Central heating is expensive, but insulating the first real step towards cheaper warmth can be comparatively cheap. Most of the heat escapes through the roof, so (if it has not already been tackled) this is the place to start. Short of foam injection of cavity walls (usually possible in newish houses, and very expensive at that)wall insulation and wall fabrics give more warmth than paint or paper. An alternative to double-glazing which, cost wise, is the highest in terms of value-for-money) is either to put old shutters back into working order or to have thick curtains lined and interlined, or two rows of curtaining. Whichever you choose, remember that a sound principle of insulation whether from heat, cold, or or noise is to trap a layer of air between two layers of material. ‘Material’ may mean anything from tweed to glass depending on the limits of your budget and your personal preferences.

insulation loft conversion

Fittings for plastic pipes

Joints and fittings for plastic pipes

Plastic pipes are mostly used for drainage plumbing. WCs,wash basins, sinks, baths, showers, washing machines, etc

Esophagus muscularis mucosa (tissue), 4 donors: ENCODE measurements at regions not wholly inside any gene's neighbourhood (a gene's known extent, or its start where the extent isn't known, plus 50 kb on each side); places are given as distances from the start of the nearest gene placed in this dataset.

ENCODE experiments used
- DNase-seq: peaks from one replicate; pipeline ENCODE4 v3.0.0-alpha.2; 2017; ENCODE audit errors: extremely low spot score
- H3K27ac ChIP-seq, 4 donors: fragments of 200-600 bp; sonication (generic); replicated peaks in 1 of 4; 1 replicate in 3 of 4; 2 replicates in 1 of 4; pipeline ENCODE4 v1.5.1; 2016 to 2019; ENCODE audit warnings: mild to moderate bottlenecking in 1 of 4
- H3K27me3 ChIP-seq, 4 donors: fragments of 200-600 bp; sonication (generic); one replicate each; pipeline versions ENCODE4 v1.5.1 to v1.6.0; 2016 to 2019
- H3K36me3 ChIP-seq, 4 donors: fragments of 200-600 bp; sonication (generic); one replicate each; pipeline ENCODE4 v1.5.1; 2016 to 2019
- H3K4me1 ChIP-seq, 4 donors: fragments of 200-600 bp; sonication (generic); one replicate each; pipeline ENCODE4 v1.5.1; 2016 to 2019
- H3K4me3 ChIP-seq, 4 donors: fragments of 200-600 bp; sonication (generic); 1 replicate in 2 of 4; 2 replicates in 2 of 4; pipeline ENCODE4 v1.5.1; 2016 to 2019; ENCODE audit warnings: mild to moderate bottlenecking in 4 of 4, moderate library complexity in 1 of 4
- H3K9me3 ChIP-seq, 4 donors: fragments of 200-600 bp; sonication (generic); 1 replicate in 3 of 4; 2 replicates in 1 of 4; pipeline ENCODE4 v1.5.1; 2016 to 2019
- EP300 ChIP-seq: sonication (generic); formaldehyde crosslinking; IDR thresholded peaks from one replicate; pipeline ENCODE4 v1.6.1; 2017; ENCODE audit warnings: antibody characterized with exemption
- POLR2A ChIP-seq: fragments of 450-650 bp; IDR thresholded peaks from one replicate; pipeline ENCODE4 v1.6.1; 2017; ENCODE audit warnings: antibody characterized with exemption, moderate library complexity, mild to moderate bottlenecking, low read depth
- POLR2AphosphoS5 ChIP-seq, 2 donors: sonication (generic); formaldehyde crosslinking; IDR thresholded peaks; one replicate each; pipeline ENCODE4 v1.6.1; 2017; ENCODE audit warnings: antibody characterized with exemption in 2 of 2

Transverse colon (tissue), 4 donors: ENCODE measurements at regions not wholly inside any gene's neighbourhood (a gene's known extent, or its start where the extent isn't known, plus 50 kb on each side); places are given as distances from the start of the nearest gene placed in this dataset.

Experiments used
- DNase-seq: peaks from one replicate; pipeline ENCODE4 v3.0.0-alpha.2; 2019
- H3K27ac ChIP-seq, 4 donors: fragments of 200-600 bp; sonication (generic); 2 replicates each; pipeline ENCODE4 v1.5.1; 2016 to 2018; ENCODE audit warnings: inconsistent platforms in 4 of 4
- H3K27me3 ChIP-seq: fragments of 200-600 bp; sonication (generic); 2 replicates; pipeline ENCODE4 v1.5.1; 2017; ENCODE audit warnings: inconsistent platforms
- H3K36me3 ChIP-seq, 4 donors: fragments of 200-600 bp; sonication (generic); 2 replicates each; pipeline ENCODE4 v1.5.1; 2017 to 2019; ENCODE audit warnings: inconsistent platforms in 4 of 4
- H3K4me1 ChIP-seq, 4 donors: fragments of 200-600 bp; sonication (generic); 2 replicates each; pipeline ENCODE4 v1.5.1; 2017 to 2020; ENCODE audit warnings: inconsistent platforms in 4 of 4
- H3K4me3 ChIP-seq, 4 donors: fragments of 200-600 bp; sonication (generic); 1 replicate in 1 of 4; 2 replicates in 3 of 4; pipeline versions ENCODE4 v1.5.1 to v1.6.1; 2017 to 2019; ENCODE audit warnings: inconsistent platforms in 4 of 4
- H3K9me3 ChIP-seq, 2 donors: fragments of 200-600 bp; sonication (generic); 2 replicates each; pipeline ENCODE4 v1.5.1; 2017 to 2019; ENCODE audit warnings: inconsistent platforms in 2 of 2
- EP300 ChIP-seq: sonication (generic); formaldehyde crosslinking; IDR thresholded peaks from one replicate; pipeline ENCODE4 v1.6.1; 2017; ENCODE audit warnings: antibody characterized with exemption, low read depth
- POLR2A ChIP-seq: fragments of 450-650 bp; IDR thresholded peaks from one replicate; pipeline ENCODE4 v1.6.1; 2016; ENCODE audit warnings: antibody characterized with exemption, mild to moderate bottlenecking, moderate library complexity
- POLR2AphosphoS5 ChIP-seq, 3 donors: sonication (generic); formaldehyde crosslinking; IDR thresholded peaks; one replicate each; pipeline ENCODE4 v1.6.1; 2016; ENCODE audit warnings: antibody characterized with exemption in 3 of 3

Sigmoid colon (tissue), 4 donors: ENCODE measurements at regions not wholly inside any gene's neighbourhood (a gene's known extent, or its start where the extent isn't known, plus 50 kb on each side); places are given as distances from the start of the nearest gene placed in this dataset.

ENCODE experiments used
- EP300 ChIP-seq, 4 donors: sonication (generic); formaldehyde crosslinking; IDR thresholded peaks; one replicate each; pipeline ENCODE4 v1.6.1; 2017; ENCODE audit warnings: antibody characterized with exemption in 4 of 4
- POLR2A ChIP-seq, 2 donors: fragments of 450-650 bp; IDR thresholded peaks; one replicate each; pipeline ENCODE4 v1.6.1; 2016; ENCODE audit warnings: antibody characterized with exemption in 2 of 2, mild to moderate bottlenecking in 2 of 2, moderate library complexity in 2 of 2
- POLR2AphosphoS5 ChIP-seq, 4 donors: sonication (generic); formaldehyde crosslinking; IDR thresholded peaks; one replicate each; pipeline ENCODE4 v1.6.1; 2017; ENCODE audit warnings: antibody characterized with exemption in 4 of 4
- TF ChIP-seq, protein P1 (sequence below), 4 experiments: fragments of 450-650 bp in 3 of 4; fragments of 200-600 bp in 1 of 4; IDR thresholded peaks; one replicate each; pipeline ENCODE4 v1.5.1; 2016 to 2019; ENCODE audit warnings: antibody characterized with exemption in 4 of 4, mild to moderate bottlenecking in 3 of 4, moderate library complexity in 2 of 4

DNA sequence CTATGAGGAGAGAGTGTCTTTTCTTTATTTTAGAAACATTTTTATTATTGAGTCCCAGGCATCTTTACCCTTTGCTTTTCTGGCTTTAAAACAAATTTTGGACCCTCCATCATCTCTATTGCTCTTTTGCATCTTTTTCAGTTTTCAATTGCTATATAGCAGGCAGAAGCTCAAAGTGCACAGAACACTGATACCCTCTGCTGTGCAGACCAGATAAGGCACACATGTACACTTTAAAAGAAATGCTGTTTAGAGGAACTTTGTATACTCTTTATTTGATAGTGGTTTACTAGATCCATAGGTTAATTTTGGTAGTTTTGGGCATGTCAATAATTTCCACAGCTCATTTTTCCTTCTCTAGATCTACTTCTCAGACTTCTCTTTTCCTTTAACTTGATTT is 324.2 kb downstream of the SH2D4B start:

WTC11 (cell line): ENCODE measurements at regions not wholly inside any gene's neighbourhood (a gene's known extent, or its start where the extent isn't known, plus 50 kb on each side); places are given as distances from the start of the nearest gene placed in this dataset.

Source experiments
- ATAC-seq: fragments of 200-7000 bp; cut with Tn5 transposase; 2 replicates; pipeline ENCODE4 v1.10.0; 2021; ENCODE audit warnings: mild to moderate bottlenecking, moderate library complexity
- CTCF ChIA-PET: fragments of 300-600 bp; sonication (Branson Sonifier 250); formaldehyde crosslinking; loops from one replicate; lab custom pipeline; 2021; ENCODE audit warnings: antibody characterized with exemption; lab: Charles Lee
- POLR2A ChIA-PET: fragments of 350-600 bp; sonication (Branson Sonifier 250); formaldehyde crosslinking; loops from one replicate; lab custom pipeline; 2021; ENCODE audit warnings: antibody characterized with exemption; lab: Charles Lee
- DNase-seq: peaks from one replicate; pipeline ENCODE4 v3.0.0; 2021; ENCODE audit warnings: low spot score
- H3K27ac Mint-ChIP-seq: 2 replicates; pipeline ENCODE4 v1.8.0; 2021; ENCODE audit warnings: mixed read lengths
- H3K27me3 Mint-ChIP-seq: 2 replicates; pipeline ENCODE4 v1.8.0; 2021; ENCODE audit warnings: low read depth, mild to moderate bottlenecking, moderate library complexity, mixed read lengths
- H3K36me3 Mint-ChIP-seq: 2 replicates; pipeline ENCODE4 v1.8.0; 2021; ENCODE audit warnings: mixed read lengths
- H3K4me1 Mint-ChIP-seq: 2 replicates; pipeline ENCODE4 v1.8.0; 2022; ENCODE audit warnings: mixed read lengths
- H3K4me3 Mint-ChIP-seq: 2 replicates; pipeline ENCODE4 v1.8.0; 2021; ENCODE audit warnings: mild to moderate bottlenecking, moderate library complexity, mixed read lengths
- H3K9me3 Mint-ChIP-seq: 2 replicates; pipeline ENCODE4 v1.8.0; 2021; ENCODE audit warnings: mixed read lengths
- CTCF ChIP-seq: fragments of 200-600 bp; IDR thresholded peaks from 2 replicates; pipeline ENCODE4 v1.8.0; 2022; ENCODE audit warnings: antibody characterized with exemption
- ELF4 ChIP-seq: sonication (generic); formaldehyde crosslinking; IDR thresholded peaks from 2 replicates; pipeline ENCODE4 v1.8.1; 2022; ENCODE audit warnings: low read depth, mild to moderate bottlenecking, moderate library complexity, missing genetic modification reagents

With compression fittings for plastic pipework a special sleeve is inserted inside the pipe end to prevent it becoming distorted where the nut on the fitting is tightened. If you have difficulty inserting the sleeve, carefully apply heat to the end of the pipe. This will soften it sufficiently to allow the sleeve to be slipped in. To assemble the joint, start by placing the nut and then the compression ring on each pipe end. Insert the sleeve and then push one pipe end into the body of the fitting and tighten the nut by hand. Finally use a spanner on the nut but be careful to avoid overtightening (a couple of turns should be sufficient). Then repeat the procedure for the other pipe end to complete the joint.

Solvent welded joints are easy to make and exceptionally strong. A chemical is coated over both surfaces of the joint which welds the plastic surfaces together and, provided the instructions are followed carefully, there is little that can go wrong.

plastic pipe drain bathroom
Socketed pipes or a special separate fitting, are used with this method. First ensure that the surfaces to be welded are completely clean and grease free. Manufacturers usually supply a special cleaner for this. Then coat the two surfaces thoroughly with the special solvent cement. Note that you should always use the solvent recommended by the manufacturers as some solvents are not suitable for particular plastics. When both surfaces have been coated all that remains is to insert the spigot end of the pipe into the socket of the other or into the special fitting as far as it will go (a ‘stop’ is provided to prevent you pushing it too far). Then give the pipes or pipe and fitting a twist to distribute the solvent evenly. Wipe off any excess solvent squeezed out of, the joint and leave the joint for between 12 and 24 hours (according to the manufacturer’s recommendations) before testing.